Please Join Today!
view counter

Summary of Renaissance School info

By the Notebook on Jan 29, 2010 01:52 PM

Here's a quick rundown of our Renaissance Schools coverage from late January/early February:

You can bookmark this page for a running list of all articles and blog posts with info about Renaissance Schools. This post will also be updated with an annotated list of coverage, including articles from our edition on school turnaround, which comes out next week.

Let me know if there's any other info you're looking for about Renaissance Schools, or if there's a better way we can organize this info for you.

Click Here
view counter

Comments (6)

Submitted by Jamie Roberts (not verified) on January 29, 2010 9:28 pm

While I'm skeptical of the potential of the Renaissance school model (after six years, there has been no student improvement in Chicago, even though ESOL and Special Ed. kids were quietly shunted into conventional public schools), I do want to commend The Notebook for its comprehensive coverage, which becomes clear when reviewing the compendium above. I think your editorial team covered the sticky situation thoroughly.

It is a shame that teachers and principals continue to be scapegoated, not only because it's patently unfair and unjustified, but because it continues to shine the focus away from what's really holding up educational progress in Philadelphia and other cities. Real change would require a genuine analysis of brain development and learning patterns - and the influence of family and society upon them - but it's much better for most to point a finger, rather than generate a real solution.

However, that isn't The Notebook's fault. They've done a good job keeping all of us informed, which is all a reader can ask for.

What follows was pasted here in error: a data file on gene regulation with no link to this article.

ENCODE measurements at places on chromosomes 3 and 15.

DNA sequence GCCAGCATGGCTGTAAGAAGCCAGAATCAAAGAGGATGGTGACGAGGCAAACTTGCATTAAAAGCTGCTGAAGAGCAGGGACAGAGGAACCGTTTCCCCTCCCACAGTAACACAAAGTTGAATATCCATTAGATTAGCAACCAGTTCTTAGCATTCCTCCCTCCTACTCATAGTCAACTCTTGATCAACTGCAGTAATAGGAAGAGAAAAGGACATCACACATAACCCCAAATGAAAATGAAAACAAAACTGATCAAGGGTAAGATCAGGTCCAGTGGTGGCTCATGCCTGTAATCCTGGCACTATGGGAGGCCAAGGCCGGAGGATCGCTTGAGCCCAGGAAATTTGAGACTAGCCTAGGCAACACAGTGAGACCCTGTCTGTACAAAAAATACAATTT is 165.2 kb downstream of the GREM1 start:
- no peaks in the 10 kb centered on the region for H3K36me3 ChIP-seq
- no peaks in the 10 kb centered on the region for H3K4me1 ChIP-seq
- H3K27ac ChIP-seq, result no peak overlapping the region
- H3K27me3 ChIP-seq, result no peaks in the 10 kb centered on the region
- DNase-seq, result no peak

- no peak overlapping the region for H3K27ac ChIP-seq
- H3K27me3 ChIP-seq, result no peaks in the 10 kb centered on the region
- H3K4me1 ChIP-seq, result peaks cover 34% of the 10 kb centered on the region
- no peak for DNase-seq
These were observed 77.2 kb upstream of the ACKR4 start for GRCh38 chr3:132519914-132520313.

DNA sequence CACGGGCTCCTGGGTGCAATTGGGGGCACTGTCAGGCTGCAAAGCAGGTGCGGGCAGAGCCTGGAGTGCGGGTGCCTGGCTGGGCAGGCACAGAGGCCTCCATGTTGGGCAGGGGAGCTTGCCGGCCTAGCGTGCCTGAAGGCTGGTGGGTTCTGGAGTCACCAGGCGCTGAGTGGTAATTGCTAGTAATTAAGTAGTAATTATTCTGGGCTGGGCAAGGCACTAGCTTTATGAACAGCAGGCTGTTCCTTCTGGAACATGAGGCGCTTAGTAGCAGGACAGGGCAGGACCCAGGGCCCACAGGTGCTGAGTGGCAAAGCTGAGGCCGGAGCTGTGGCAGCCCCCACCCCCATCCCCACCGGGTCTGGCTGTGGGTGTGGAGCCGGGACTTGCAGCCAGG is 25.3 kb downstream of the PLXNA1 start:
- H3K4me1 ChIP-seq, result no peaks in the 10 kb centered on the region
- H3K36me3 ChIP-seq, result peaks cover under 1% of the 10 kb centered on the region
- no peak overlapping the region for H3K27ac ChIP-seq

Submitted by Psychic (not verified) on August 6, 2013 12:37 pm
Hi, just read your post. Thought you might want to know that I found you through Google.
Submitted by f (not verified) on January 30, 2010 2:45 pm

We don’t have to wait four more years to witness the results of Dr. Ackerman’s Imagine 2014 agenda. All we need to do is to reflect upon the current state of Audenried High School. During the course of this school year violent teenage behavior within and outside of this school has been ripping it asunder.

The school was literally torn to the ground and rebuilt during the Vallas administration. A new school facility was erected at a cost in excess of sixty million dollars. The school reopened last year under the watch of the Ackerman administration. Its staff has been replaced. There is a new principal who leads a reconstituted staff of relatively young and energetic teachers. The instructional reforms (remedial reading and math programs) that Dr Ackerman has trumpeted as the district’s next great curriculum innovation are being implemented there. It should be a great school to attend. Apparently it isn’t as good as it was intended to be.

According to newspaper accounts, chaos and violence are rampant in the school. Parents are fearful for the safety of their children. The staff has been pleading with the central administration for assistance in addressing the problems they have encountered in recent months. They didn’t receive help until the violence at the school became a media issue.

Just this week a team led by one of Dr. Ackerman’s contracted consultants conducted what they described as an extensive educational audit of Audenried’s instructional program. This comprehensive school evaluation process was accomplished in just two hours. This team will now prepare a report that will act as a specific plan for how to improve this school.

Ackerman’s reform strategies, like replacing the principal and staff are apparently not working at Audenried. As a result, this once in a lifetime opportunity to completely transform a neighborhood high school is quickly being squandered.

It is time the educational community of Philadelphia begins to confront the deceptions of the so-called school reform strategies that have been aggressively promoted during the last seven years. Audinried is a prime example of the hollowness of the alleged solutions that mercenary school leaders such as Paul Vallas, Greg Thorton, Arliene Ackerman and their teams have inflicted on our school district.

Audenried High School was intended to be just one of many examples of the Vallas administration’s grand solution to remaking neighborhood high schools. Today, Audenried is in fact an example of what many of the Renaissance Schools as envisioned by the Ackerman administration might look like.